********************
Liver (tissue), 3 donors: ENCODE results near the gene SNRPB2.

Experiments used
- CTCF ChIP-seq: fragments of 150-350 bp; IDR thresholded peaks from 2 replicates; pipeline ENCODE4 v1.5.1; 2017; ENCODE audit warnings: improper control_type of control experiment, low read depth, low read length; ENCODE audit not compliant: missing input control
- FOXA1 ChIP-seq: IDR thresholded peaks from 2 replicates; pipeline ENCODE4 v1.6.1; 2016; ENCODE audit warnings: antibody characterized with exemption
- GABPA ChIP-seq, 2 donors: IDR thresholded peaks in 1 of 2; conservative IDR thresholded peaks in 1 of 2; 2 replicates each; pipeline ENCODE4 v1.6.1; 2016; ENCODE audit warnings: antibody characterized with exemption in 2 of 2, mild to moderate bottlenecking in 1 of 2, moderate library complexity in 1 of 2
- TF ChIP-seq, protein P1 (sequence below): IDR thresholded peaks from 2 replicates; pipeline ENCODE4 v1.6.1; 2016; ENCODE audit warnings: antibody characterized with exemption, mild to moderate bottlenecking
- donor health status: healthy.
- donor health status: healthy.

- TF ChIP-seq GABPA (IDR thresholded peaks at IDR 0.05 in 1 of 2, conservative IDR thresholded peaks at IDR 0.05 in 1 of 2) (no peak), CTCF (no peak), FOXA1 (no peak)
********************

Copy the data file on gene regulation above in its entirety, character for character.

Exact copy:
Liver (tissue), 3 donors: ENCODE results near the gene SNRPB2.

Experiments used
- CTCF ChIP-seq: fragments of 150-350 bp; IDR thresholded peaks from 2 replicates; pipeline ENCODE4 v1.5.1; 2017; ENCODE audit warnings: improper control_type of control experiment, low read depth, low read length; ENCODE audit not compliant: missing input control
- FOXA1 ChIP-seq: IDR thresholded peaks from 2 replicates; pipeline ENCODE4 v1.6.1; 2016; ENCODE audit warnings: antibody characterized with exemption
- GABPA ChIP-seq, 2 donors: IDR thresholded peaks in 1 of 2; conservative IDR thresholded peaks in 1 of 2; 2 replicates each; pipeline ENCODE4 v1.6.1; 2016; ENCODE audit warnings: antibody characterized with exemption in 2 of 2, mild to moderate bottlenecking in 1 of 2, moderate library complexity in 1 of 2
- TF ChIP-seq, protein P1 (sequence below): IDR thresholded peaks from 2 replicates; pipeline ENCODE4 v1.6.1; 2016; ENCODE audit warnings: antibody characterized with exemption, mild to moderate bottlenecking
- donor health status: healthy.
- donor health status: healthy.

- TF ChIP-seq GABPA (IDR thresholded peaks at IDR 0.05 in 1 of 2, conservative IDR thresholded peaks at IDR 0.05 in 1 of 2) (no peak), CTCF (no peak), FOXA1 (no peak)